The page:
Signal has had user-targetted adverts on Instagram blocked, as messaging service attempts to highlight Facebook data collection
Signal has picked a fight with Facebook, after it revealed that the social networking giant had blocked a number of its Instagram adverts.
In a blog post, Signal explained it had a series of Instagram ads blocked, because the adverts attempted to show users how much data Instagram collects about them, and how that data is used to push targeted ads.
This is not the only fight Signal is engaged in. Last month Signal turned the tables on security specialist Cellebrite, and hacked its own hacking equipment and software.
Signal said last month that it found and exploited a number of vulnerabilities with Cellebrite’s UFED software, which is used by law enforcement to break into Android or iOS phones and allegedly extract secure messages.
That move was sweet revenge Signal and its creator Moxie Marlinspike.
That is because in December last year, Cellebrite astonished the security industry when it claimed it had cracked the encryption of Signal.
But now Signal has returned its attention to Facebook’s data collection habits, when it generated a number of Instagram adverts to show users why they were seeing them.
“Companies like Facebook aren’t building technology for you, they’re building technology for your data,” Signal blogged. “They collect everything they can from FB, Instagram, and WhatsApp in order to sell visibility into people and their lives.”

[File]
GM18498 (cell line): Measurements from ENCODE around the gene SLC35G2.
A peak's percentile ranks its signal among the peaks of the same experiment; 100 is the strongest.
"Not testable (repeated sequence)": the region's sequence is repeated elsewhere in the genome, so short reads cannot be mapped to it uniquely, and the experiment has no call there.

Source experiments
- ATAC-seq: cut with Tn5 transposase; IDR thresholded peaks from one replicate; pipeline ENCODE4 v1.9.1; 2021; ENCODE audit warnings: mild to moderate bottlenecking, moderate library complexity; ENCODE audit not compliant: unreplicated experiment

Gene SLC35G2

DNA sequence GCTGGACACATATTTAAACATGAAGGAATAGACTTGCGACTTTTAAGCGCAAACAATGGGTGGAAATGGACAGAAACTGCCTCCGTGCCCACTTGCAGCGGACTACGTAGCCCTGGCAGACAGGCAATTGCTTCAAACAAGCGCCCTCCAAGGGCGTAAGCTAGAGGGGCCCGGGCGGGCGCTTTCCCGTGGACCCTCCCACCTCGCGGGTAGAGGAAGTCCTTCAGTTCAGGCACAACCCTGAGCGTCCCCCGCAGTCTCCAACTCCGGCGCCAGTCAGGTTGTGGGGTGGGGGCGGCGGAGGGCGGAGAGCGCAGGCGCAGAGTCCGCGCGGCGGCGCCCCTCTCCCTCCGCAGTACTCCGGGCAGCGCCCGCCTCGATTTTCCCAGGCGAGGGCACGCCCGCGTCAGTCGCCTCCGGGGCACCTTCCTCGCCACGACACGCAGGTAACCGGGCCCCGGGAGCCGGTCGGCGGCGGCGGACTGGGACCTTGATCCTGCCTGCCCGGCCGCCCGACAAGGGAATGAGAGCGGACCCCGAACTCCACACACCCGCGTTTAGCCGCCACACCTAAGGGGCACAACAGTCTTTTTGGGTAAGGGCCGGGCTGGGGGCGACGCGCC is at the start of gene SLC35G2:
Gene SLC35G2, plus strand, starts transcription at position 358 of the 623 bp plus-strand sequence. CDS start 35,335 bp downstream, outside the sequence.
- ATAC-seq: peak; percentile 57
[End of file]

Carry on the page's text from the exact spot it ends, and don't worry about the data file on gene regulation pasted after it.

“We created a multi-variant targeted ad designed to show you the personal data that Facebook collects about you and sells access to,” Signal wrote. “The ad would simply display some of the information collected about the viewer which the advertising platform uses. Facebook was not into that idea.”
“Facebook is more than willing to sell visibility into people’s lives, unless it’s to tell people about how their data is being used,” Signal added. “Being transparent about how ads use people’s data is apparently enough to get banned; in Facebook’s world, the only acceptable usage is to hide what you’re doing from your audience.”
It then provided a number of starkly transparent adverts that had been banned. The ads come with Signal branding and featured the user’s professional role, education, interests, hobbies, location, and relationship status, amongst other personal data points pruned from their interaction with the platform.
Signal’s adverts never made it to Instagram users’ feeds, and indeed it is reported that Signal’s ad account for Instagram was disabled.
Signal it should be remembered is trying hard to pitch itself as a more secure alternative to WhatsApp.
Indeed Signal saw its installations jump in the new year, with 800,000 people installing it in just one day.
This caused the messaging service to hire more people to cope with demand.
This Signal surge came after a user exodus from WhatsApp, after it began notifying users around the world it would share data with its owner Facebook as a condition of its use going forward.
Such was the concern at the WhatsApp move at the time, that Signal began to be recommended by users such as Tesla CEO Elon Musk and NSA whistleblower Edward Snowden.
What WhatsApp had failed to properly explain at the time was that the terms update was largely aimed at giving users new options for interacting with businesses and providing more clarity about how it collects and uses data.
Essentially, WhatsApp’s data-sharing policy was not changing, but the company’s notification for many users was the first time they became aware of that policy, which has been in place since 2016.